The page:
Districts across the state and country have been adjusting discipline policies for years, trying to find a balance between keeping schools safe but not punishing students so harshly that they may end up on a track to prison. Research has shown that black students are more likely to be disciplined for similar behaviors than other students, and many efforts to change discipline practices have hit challenges.
Despite the ongoing efforts since 2013, in 2016-17, black students represented 18.1 percent of Aurora school’s population, but 35.3 percent of all out-of-school suspensions. That gap is slightly larger than it was in 2012-13. Hispanic students and white students have been underrepresented in out-of-school suspensions districtwide.
As in every large district where data wasn’t suppressed for privacy reasons, state numbers show Aurora schools also disproportionately suspend black boys in kindergarten through second grade. This group made up 9.2 percent of the K-2 population in the district last year, but received 27.7 percent of the suspensions. The same disparities were not seen for Hispanic boys.
As part of the foundation’s work in Aurora this year, officials bring together the principals and leadership teams of the 13 schools four times a year for a training outside of school.
At the latest meeting in early March, the group heard from Adeyemi Stembridge, who talked about research and the importance of how students perceive the responsiveness of adults. He also prompted educators to think about what he called cultural capital — different assets that students might have, such as self-advocacy, and ways that those strengths might be misunderstood in the classroom. A student who has strong self-advocacy skills, he said, could be seen as defiant or disrespectful in a classroom, for instance.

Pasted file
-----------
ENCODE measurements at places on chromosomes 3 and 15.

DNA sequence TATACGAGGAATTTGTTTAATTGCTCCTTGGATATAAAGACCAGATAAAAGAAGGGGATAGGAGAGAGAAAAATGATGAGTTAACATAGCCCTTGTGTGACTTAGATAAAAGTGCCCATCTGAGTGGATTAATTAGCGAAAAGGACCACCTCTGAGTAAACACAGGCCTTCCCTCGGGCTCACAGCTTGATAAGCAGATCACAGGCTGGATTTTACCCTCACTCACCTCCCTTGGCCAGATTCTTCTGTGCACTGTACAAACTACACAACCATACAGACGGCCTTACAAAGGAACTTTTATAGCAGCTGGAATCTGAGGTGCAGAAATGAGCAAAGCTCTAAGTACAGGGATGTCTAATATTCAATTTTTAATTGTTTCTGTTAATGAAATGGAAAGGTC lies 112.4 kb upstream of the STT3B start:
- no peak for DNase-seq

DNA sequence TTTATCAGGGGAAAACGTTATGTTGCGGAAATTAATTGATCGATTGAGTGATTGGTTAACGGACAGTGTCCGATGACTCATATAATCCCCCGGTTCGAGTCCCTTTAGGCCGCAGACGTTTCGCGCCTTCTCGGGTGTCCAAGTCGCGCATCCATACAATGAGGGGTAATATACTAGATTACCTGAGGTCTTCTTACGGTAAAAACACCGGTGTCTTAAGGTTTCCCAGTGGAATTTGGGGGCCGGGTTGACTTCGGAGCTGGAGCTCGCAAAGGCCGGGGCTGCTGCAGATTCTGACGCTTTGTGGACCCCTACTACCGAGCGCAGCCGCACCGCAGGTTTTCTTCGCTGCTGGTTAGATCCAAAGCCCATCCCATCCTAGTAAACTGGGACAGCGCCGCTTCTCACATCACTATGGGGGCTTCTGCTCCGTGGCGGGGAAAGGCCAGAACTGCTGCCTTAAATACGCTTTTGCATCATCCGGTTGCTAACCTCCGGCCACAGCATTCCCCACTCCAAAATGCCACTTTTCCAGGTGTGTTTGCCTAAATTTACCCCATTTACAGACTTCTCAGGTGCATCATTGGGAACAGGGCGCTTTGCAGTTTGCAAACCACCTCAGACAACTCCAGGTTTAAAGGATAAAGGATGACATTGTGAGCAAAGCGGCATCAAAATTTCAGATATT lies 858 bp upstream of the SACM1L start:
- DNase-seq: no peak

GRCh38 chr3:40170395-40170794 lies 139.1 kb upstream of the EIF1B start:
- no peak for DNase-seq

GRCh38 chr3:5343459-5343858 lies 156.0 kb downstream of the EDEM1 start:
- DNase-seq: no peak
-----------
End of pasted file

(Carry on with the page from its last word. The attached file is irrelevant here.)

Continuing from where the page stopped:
He told the group that there would be moments in the discussion where they may feel awkward, but assured the group that meant they were learning.
At one point, one woman raised her voice to question a discussion about the merits of black teachers for black students. Couldn’t that lead to segregation? she asked, admitting that she was uncomfortable.
Others in the group voiced their support and applauded her for the vulnerability she had shown in asking the question.
Stembridge said segregation is something to be cautious of, but regardless of a teacher’s color, he or she “has to be willing to put in the work.”
East Middle School is one of the 13 Aurora schools putting in work with the Denver Foundation.
Biaze Houston, principal of East, said the school has seen a 36 percent reduction in referrals, and this year, the restorative practices are now increasingly being initiated by students themselves.
“The biggest thing is we want students in the classroom learning,” Houston said. “But then there is also another piece that when something does happen, they see there is an opportunity to repair it, so it’s not an end of the road.
“With us you get a chance everyday, sometimes you get three or four chances in a day because it’s just part of growing up and becoming a young man or woman. It’s part of learning. We make mistakes.”
Earlier this month, two sixth-grade boys got that opportunity with help from a restorative liaison. The school has one liaison for each grade level.
One of the boys had pushed the other on the basketball court during recess. The boys had taken a week apart, doing some work to reflect on their actions, and had come back to sit in front of each other with the liaison. They apologized, each took responsibility for their role in the altercation, and then the boys shook hands and committed to not letting it happen again.